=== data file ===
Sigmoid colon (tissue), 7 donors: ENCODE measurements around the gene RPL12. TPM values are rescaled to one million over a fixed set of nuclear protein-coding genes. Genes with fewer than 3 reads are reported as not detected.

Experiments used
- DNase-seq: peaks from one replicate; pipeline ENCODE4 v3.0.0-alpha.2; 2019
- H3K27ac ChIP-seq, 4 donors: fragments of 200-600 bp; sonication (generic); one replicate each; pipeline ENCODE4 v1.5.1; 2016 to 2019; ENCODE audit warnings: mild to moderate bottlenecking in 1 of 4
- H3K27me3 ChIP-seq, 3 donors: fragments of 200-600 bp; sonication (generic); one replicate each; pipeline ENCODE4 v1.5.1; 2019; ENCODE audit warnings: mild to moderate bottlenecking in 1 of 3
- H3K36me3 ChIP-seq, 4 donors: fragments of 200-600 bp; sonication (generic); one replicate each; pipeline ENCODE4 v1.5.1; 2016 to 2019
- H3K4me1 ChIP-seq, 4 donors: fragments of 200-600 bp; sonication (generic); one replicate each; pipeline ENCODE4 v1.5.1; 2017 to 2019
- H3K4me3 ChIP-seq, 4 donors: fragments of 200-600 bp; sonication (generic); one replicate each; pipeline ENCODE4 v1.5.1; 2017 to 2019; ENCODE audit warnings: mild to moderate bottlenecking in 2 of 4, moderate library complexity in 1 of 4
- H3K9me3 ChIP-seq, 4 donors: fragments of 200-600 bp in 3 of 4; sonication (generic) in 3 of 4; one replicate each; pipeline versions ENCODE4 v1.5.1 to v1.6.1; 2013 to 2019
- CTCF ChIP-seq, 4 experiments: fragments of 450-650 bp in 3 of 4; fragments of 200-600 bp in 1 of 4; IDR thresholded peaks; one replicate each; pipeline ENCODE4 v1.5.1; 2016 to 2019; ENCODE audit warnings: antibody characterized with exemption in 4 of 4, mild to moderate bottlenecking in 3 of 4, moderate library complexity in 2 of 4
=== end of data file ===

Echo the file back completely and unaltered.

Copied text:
Sigmoid colon (tissue), 7 donors: ENCODE measurements around the gene RPL12. TPM values are rescaled to one million over a fixed set of nuclear protein-coding genes. Genes with fewer than 3 reads are reported as not detected.

Experiments used
- DNase-seq: peaks from one replicate; pipeline ENCODE4 v3.0.0-alpha.2; 2019
- H3K27ac ChIP-seq, 4 donors: fragments of 200-600 bp; sonication (generic); one replicate each; pipeline ENCODE4 v1.5.1; 2016 to 2019; ENCODE audit warnings: mild to moderate bottlenecking in 1 of 4
- H3K27me3 ChIP-seq, 3 donors: fragments of 200-600 bp; sonication (generic); one replicate each; pipeline ENCODE4 v1.5.1; 2019; ENCODE audit warnings: mild to moderate bottlenecking in 1 of 3
- H3K36me3 ChIP-seq, 4 donors: fragments of 200-600 bp; sonication (generic); one replicate each; pipeline ENCODE4 v1.5.1; 2016 to 2019
- H3K4me1 ChIP-seq, 4 donors: fragments of 200-600 bp; sonication (generic); one replicate each; pipeline ENCODE4 v1.5.1; 2017 to 2019
- H3K4me3 ChIP-seq, 4 donors: fragments of 200-600 bp; sonication (generic); one replicate each; pipeline ENCODE4 v1.5.1; 2017 to 2019; ENCODE audit warnings: mild to moderate bottlenecking in 2 of 4, moderate library complexity in 1 of 4
- H3K9me3 ChIP-seq, 4 donors: fragments of 200-600 bp in 3 of 4; sonication (generic) in 3 of 4; one replicate each; pipeline versions ENCODE4 v1.5.1 to v1.6.1; 2013 to 2019
- CTCF ChIP-seq, 4 experiments: fragments of 450-650 bp in 3 of 4; fragments of 200-600 bp in 1 of 4; IDR thresholded peaks; one replicate each; pipeline ENCODE4 v1.5.1; 2016 to 2019; ENCODE audit warnings: antibody characterized with exemption in 4 of 4, mild to moderate bottlenecking in 3 of 4, moderate library complexity in 2 of 4